A Fling With Fred

By Sandy Olson


romanticNancy gave Fred thirty days to decide about leaving his wife. It started as a fling, when they met up at their fortieth high school reunion. Nancy was not a stranger to making quick connections with men. Though married, she took trips alone and had little adventures with new men. Her plan for Fred was sparked by their history together as lovers in high school years ago. They were both more than ready to start an affair. He explained to Nancy: “My wife’s a hundred pounds overweight and I don’t have sex with her anymore.”

Nancy called it a fling when she talked about Fred to her friends. But she couldn’t explain to herself why, shortly after it started, she asked her husband Steve to move out of their home.

That twenty-four year marriage was gone in three weeks. Now she was free to meet Fred on his business trips around the country, have wonderful meals and make love together. He told her, “You have the body of a thirty-year-old,” and she loved hearing that, loved the phone calls and sexy emails.

But after a few weeks her delight was mixed with growing resentment that she couldn’t talk to him on weekends when his wife was home. She wanted Fred to move into her house and make a new life with her. She brushed aside any concern about his career. Whatever it is, he can do it from San Francisco, she thought, not quite sure of what he did for work.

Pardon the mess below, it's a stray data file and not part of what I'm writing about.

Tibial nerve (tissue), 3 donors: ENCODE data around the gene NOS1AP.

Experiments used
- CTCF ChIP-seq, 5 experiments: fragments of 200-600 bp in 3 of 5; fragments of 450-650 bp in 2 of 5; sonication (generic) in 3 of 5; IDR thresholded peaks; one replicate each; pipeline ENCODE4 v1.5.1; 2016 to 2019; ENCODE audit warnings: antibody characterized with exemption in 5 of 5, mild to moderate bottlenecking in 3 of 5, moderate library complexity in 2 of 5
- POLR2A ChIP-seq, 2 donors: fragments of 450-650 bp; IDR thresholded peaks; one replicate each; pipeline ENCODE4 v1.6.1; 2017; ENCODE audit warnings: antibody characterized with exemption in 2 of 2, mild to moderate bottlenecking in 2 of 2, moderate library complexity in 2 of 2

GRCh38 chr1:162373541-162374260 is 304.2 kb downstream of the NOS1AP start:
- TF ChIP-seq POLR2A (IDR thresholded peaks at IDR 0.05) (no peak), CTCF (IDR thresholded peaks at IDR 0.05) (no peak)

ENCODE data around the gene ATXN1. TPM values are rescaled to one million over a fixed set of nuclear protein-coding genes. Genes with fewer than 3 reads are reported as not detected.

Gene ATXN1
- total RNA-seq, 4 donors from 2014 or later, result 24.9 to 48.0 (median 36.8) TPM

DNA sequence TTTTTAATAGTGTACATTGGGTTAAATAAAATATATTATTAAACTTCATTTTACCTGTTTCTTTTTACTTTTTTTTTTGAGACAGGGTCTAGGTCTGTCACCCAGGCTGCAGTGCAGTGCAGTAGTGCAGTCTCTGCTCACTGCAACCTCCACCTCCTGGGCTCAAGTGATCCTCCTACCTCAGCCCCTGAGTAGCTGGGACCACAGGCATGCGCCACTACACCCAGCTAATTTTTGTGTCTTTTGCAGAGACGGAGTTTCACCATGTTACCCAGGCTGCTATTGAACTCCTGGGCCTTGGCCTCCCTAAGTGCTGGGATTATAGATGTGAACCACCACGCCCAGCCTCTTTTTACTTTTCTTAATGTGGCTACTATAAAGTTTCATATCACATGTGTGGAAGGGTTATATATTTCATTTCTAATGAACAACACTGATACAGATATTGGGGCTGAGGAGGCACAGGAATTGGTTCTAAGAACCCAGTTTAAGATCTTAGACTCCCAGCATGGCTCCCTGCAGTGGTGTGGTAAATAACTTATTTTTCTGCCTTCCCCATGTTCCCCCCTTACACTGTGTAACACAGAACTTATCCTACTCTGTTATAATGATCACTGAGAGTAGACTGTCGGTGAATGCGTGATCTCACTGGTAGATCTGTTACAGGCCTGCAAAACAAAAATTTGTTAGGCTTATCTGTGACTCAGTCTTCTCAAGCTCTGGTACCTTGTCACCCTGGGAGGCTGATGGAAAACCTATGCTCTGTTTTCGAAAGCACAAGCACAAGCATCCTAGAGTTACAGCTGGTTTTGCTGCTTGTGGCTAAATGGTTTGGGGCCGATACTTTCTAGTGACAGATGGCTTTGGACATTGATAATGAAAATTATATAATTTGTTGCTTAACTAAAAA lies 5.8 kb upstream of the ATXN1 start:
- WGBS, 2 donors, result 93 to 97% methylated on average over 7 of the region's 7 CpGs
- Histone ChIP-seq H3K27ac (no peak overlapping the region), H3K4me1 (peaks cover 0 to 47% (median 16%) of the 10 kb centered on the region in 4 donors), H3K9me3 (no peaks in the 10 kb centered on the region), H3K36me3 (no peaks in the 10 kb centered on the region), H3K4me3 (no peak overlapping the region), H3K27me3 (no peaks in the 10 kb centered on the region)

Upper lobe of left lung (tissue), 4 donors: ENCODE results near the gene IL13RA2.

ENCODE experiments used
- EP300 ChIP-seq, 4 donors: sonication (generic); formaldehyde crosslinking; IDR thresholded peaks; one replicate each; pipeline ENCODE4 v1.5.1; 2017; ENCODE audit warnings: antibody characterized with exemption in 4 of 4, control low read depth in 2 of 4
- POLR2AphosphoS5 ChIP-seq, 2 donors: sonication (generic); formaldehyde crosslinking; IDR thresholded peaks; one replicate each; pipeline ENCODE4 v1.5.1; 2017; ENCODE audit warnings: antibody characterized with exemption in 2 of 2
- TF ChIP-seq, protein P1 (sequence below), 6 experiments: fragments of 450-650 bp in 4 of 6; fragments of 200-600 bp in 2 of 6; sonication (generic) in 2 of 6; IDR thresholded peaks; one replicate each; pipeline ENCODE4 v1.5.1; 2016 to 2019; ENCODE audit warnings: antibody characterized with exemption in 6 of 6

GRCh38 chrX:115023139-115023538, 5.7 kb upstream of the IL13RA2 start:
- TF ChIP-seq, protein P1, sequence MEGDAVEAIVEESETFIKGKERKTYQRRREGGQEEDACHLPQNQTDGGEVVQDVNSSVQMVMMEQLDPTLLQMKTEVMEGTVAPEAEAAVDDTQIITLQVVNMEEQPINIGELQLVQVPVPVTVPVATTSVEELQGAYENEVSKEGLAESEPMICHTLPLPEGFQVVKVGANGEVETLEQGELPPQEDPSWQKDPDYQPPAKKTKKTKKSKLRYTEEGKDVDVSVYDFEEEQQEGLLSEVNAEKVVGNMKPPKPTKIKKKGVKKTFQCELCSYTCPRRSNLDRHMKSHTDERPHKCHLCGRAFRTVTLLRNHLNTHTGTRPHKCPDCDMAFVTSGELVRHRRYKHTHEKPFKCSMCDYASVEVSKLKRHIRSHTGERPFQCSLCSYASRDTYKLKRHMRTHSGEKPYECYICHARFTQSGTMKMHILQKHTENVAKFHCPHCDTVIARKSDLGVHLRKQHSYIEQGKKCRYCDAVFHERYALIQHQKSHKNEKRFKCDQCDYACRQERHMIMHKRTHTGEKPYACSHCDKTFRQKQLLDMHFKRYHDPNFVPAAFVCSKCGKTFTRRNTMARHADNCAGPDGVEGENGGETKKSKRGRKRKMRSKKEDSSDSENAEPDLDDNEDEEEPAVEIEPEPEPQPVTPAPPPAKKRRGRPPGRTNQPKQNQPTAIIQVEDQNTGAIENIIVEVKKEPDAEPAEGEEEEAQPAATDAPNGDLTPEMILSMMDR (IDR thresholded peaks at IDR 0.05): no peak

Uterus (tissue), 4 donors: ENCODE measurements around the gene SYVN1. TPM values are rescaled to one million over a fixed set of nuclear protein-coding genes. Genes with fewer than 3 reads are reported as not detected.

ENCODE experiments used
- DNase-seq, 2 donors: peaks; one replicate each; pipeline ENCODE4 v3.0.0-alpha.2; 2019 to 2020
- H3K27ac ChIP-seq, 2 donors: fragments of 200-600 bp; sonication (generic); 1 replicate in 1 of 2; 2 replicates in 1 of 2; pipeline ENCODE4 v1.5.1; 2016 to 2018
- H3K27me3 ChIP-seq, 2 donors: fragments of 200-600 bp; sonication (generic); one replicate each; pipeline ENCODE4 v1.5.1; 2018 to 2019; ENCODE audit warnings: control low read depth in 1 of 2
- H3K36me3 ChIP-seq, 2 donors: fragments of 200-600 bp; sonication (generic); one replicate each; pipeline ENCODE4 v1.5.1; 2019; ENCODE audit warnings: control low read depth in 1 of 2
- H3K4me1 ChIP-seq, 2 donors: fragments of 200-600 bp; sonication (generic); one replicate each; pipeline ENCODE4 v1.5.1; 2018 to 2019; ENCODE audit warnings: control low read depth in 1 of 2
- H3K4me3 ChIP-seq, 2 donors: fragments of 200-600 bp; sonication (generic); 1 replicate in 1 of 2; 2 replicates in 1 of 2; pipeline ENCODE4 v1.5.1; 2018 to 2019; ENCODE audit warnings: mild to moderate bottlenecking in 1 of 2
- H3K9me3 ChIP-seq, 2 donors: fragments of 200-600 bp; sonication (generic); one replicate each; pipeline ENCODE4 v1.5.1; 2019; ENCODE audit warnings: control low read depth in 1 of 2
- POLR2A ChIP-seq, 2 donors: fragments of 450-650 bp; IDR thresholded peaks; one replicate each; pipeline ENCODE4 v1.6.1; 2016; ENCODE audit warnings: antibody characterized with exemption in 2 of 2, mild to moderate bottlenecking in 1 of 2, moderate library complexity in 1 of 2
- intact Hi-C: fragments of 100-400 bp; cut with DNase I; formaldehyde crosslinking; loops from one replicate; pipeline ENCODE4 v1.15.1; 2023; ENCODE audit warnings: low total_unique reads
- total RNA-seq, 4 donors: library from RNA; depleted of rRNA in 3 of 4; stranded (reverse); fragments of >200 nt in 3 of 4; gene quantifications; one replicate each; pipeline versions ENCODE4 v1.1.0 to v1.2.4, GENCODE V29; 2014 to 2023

Nancy gave him an ultimatum: “We won’t communicate for thirty days so you can have 30 days to decide.” She flew to Hawaii, on a trip planned months earlier with a friend. It didn’t go well; the friend was annoying, the rented condo too far away from the shops, the hikes and outings not much fun, and she ate too much.

At the end of those days, she finally called him. “Hi, Nancy.” He sounded surprised. Had he thought of her at all, she wondered.

“Well, Nancy, my wife promises to lose weight and we’re going into couples counseling twice a week. We’re going to try and make a go of it.” She was stunned. After he ended the call she pushed the conversation to the back of her mind, saying to herself, This isn’t the end.

Back in San Francisco, she called her friend Terry, who asked, “What are you going to do next?”

“I told him I want to have dinner with him the next time he’s in San Francisco. But he decided to stay with his wife.”

“Anyway, if he should come around, you’d have a cheating man on your hands. He’d be likely to do that to you, too.”

Nancy, irritated, said nothing but the next day she emailed Terry. “You’re too negative to be my friend. I need someone supportive and I want to let our friendship fade.” She poked the “Send” button hard and the email went into cyberspace.

She closed the computer, and looked around the room. It isn’t the end, she thought. “I can get him back.” A tinge of fear emerged: maybe if things didn’t work out (but they would), she would take Steve back. He was a better kisser than Fred, after all. She went into the kitchen and made herself a cup of tea.


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